Planting Corn with Pitchfork and Crow

The second field trial of the season has been successfully installed at Pitchfork and Crow, an organic farm just outside of Lebanon, Oregon last Thursday! In the pictures below you will see us protecting the seedlings with row cover from these iconic crows, who love to take corn sprouts out of the ground while they are still sweet. Like the trial at Adaptive Seeds, we are using Cascade Ruby-Gold flint corn variety, which I have split into 4 treatments randomly across the field, as follows:

1. Control treatment

2. Seed Disinfection

3. Seed Inoculation

4. Seed Disinfection + Inoculation

The disinfection treatment involves hot-water treatment of the corn seed, while the inoculation treatment includes adding a cocktail of 8 bacteria that are known to protect corn against disease involving Fusarium. While it is generally not advised to hot-water-treat large-seeded crops, I have found a method that appears to work: 5 minutes immersion in 60 degree Celsius water, followed by a quick dunk in ice-water before drying them off. The conventional reason for disinfecting is to protect your plants from seedborne diseases. However, I am also doing it to understand how important these seedborne microbes are in forming healthy microflora early on in the plant’s development. Disinfected seeds might be more susceptible to soilborne pathogens, or make it easier for beneficial microbes to colonize, such as the microbial cocktail that I have added. We always measure the effects of the seed treatments in the lab on the physiology of the germinating seedlings, in addition to sowing it into the field, to get a better idea about what may be going on.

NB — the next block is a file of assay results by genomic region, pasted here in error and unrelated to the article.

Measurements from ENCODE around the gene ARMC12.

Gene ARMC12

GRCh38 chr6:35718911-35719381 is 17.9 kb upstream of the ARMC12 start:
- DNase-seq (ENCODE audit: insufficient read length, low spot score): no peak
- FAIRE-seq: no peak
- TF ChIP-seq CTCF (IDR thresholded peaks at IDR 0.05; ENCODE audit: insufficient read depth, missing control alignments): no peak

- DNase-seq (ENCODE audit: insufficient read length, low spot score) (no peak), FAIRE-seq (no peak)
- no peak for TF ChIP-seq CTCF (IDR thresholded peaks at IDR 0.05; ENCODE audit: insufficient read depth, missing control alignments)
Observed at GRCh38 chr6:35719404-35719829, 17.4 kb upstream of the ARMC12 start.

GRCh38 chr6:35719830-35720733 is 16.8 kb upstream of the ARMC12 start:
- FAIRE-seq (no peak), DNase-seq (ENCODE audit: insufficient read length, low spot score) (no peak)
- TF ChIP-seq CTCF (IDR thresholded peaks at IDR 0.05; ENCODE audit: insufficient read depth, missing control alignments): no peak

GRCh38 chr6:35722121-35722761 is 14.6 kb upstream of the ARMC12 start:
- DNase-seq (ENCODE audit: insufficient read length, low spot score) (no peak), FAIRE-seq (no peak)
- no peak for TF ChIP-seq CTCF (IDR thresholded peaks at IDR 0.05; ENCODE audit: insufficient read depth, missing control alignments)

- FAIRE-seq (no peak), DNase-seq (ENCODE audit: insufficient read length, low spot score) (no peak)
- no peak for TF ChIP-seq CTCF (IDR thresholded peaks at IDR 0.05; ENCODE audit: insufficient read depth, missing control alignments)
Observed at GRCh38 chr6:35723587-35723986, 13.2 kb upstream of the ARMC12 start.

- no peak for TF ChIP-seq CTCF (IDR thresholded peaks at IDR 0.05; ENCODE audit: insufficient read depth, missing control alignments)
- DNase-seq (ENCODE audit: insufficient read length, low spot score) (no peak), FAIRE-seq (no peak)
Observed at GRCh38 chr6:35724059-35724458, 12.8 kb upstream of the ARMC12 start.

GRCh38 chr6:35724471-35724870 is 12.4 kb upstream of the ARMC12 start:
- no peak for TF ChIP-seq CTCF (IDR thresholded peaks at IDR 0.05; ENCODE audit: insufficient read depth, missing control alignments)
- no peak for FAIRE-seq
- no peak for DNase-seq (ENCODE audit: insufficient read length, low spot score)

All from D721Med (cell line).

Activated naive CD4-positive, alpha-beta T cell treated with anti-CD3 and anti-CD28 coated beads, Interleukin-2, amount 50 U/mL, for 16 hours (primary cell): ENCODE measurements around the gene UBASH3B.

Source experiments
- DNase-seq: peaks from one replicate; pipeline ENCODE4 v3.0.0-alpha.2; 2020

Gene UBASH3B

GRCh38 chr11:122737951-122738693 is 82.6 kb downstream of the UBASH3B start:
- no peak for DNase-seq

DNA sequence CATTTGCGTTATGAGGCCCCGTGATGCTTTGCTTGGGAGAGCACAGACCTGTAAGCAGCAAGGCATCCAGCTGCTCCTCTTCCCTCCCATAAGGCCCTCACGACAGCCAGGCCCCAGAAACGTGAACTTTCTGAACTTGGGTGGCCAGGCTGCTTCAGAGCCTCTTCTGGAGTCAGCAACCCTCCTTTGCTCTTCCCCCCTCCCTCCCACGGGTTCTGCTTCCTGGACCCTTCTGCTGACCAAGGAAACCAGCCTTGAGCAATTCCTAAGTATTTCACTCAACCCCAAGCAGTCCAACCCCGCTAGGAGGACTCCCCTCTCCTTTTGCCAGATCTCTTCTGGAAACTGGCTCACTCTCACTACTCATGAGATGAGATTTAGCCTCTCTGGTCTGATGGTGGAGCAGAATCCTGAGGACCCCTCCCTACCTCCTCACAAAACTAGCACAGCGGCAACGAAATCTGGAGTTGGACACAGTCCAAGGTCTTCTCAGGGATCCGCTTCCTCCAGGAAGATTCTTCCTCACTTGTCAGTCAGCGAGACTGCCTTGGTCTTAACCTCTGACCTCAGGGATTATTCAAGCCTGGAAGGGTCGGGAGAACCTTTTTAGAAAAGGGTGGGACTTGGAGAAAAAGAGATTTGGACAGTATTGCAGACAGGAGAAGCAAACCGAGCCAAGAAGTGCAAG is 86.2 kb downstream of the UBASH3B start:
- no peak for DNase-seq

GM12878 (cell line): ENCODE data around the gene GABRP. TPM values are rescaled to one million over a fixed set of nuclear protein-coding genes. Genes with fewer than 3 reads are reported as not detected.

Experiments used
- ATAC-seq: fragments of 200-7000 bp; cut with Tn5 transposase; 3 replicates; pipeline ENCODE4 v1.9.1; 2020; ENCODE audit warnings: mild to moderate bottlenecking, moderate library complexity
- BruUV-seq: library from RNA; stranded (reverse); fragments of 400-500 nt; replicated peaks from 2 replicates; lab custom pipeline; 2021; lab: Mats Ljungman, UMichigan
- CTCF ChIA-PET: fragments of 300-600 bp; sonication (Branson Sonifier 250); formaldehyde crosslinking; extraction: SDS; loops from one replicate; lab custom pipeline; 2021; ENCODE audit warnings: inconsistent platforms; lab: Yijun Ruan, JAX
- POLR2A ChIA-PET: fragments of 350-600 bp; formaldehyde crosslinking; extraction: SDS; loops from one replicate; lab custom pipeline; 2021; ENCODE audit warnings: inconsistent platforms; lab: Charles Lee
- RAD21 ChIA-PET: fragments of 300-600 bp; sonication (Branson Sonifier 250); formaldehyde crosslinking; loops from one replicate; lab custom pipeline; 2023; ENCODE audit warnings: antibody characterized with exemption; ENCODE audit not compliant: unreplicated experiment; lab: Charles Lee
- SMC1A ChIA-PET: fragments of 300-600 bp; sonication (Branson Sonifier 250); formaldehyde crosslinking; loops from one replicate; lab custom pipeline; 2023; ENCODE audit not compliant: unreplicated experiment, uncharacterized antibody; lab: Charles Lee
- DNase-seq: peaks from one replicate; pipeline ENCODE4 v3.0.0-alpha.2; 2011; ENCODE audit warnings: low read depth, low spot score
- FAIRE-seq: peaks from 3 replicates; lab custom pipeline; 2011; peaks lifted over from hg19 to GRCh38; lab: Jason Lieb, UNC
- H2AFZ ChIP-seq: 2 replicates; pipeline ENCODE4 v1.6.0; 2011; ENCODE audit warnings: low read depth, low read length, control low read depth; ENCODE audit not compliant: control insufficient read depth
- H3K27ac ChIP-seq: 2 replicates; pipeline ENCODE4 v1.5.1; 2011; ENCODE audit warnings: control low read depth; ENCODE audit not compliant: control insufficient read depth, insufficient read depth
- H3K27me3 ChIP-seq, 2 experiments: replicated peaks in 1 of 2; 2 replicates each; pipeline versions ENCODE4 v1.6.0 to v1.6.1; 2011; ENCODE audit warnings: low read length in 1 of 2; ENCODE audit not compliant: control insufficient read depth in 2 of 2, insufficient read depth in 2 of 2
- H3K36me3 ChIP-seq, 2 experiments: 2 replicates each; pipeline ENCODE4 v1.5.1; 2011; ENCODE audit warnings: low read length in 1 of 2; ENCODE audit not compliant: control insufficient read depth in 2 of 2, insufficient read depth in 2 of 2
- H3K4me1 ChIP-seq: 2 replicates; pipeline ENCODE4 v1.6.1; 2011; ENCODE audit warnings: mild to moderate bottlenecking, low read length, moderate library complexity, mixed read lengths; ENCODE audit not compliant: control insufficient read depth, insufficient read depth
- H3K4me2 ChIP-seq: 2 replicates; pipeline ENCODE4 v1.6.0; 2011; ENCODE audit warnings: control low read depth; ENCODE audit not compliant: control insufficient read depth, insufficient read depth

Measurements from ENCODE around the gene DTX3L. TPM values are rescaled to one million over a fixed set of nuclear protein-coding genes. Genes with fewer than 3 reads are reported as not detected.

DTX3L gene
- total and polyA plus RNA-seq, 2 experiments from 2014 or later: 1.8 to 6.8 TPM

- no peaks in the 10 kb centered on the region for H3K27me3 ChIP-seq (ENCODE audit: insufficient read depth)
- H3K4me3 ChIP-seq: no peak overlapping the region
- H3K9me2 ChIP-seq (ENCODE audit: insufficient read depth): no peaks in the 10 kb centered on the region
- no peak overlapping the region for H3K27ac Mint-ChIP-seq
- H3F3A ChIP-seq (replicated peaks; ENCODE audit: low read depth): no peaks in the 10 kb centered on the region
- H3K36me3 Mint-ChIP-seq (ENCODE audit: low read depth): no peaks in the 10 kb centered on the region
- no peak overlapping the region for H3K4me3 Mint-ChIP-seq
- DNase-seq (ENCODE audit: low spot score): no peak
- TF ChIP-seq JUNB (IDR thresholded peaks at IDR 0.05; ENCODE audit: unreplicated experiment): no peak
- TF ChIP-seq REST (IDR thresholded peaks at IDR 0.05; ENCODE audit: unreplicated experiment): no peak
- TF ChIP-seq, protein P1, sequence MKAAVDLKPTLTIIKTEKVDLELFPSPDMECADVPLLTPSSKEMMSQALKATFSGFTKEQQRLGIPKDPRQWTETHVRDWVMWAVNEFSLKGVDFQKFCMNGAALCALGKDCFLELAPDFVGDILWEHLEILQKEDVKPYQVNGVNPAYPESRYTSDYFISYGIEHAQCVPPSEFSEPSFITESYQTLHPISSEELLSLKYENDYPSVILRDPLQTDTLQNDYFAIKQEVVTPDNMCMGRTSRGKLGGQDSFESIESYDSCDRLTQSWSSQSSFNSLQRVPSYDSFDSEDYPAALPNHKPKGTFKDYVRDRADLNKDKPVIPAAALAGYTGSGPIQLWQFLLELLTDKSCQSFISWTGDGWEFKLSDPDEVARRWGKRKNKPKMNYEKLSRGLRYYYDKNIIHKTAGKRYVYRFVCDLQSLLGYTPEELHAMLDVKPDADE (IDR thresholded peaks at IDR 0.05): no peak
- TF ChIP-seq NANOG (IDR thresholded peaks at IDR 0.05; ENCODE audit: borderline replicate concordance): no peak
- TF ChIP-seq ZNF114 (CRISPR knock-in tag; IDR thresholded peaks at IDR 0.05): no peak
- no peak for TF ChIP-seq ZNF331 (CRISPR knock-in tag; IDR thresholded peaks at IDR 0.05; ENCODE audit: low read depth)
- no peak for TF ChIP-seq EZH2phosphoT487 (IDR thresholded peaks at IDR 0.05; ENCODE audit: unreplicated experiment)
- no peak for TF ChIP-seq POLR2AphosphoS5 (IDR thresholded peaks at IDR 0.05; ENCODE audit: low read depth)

Look forward to more updates, especially when the third and final field experiment is installed in the OSU experimental field, with seeds from both Pithfork and Crow and Adaptive Seeds, together in the same field.

One comment on “Planting Corn with Pitchfork and Crow

  1. How important is it to dry them off? Is that part of the disinfection, or could you just sow them wet?

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